This was a delightful tale written in the form of diary entries by a cat. The cat introduces us to the various neighbors on the block. These include a squabbling mother & teenage daughter next door, an agoraphobic older woman desperately trying to get her shoes to walk her more than a few feet down the block, a crazy cat lady, with a house full of cats, and an abused young boy and his unsparing father. There is humor a-plenty, though its Not all fluff. I really enjoyed this book, and look forward to reading Rutledge’s other titles.
I’d been looking for a cat book available in MP3 downloadable format (so many are in the aggravating & useless WMA format) so when I found one in MP3 format and that Amy Tan had written it, I was delighted. It is a brief tale of the ancient heroic cat Sagwa who had changed the emperor into a less self-centered ruler.
After reading the book The Smartest Kids in the World: and How They got that Way, I started wondering how much can pedagogy be taught, and how much of it is just having a good personality. And by “good personality” I was thinking of the charismatic “hail fellow well met type”. I should have remembered that people with “hail fellow well met” type of personalities, usually get more credit than they deserve see the book Quiet: the Power of Introverts in a World that can’t Stop Talking by Susan Cain. Should teachers be required to get a good education or does getting a degree in physical education, qualify you to teach math in high school. How much can training benefit a teacher?
Science reporter Ben Carey provides us with a user’s manual for how our brains work.
Some of the methods I learned from this book seemed intuitively correct, but I didn’t know why they worked; other methods were new to me. I did know that studying for two hours straight is less effective than studying one hour on one day and then another hour a couple of days later. The deeper we have to dig to retrieve a piece of information, the more likely it is to stick. This explains why comprehensive exams are better for you, though less popular. I did know that when you reach an impasse, you should stop, take a break, then go back to the problem. I’ve advised my husband to do this, but now I have evidence to back me up.
I didn’t realize how important it is to mix things up, what author Carey calls interleavement. Drills are fine, but you don’t want to spend a long period of time on the same one, or same type of problem. For example when practicing music do some scales, then some etudes, then play a piece through, then work on tone, then go back to scales, etc. Carey posits that this is really critical in math because you need to be able to figure out which type of formula to apply to different problems. Often in school, students do fine on an individual section, but then fail the comprehensive test because now they have to select which formula to apply. Another way to mix things up is to study in different places and under different conditions, though if you can study in the room where you will take the test, this will assist you when you take the test, but not in the long run. You want to know if you are merely studying to pass a given test, or want to retain the knowledge for the long run.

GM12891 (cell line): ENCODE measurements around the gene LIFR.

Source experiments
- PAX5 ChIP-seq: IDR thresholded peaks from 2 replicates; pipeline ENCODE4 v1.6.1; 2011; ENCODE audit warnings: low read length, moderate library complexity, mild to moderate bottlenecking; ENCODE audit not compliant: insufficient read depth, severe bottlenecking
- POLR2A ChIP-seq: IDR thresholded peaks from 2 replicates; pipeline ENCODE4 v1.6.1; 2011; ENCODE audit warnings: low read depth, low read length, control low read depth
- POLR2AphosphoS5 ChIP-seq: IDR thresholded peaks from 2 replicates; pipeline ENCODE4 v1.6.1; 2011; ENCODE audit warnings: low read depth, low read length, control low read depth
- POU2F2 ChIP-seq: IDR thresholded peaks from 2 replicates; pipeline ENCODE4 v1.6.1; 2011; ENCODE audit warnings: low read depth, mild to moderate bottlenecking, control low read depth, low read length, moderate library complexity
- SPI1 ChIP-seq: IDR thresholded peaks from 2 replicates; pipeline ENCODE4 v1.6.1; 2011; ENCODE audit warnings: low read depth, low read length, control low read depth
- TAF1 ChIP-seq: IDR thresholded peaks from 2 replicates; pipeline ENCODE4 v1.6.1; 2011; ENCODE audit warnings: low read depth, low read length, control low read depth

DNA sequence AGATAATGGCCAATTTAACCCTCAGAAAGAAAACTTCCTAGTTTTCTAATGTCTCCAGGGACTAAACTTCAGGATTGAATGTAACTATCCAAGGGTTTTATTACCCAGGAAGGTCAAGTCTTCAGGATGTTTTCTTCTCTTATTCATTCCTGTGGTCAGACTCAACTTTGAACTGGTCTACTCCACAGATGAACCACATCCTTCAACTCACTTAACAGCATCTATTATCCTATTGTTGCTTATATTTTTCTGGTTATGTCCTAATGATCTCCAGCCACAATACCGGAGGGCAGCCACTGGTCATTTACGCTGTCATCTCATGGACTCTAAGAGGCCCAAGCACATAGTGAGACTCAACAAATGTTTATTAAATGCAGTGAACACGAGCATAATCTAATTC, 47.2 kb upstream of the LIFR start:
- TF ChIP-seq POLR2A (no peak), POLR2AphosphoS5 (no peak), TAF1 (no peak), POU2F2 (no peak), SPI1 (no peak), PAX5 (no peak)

I enjoyed the way Carey wove together academic research studies with real world applications. I liked this book a lot, and wish more of my teachers and professors had imparted this type of knowledge.
This is a short biography of a African American born into slavery, then emancipated with his family, who loved working with horses, and ended up owning his own stables and showed horses at major events. Bass was able to overcome a number of racial barriers because of his great skill with horses, and because other people, whites, stood up for him. He was a quiet, gentle man, and one wonders if an African American with a different temperament would have succeeded in his place.
This book, was Not as well written as others, the tension was problematic, where I just wanted to skip ahead, and Not endure the will this person succeed at jumping high enough, or some such thing. I suspect Garth Nix didn’t contribute as much as Sean Williams, having read Nix before. Still I’m looking forward to the next in the series.
Overweight teen Cat takes on a high school science project where she takes up the diet and physical habits of hominins. In the process she loses lots of weight, dates a number of guys, and tries to recover from an old emotional injury.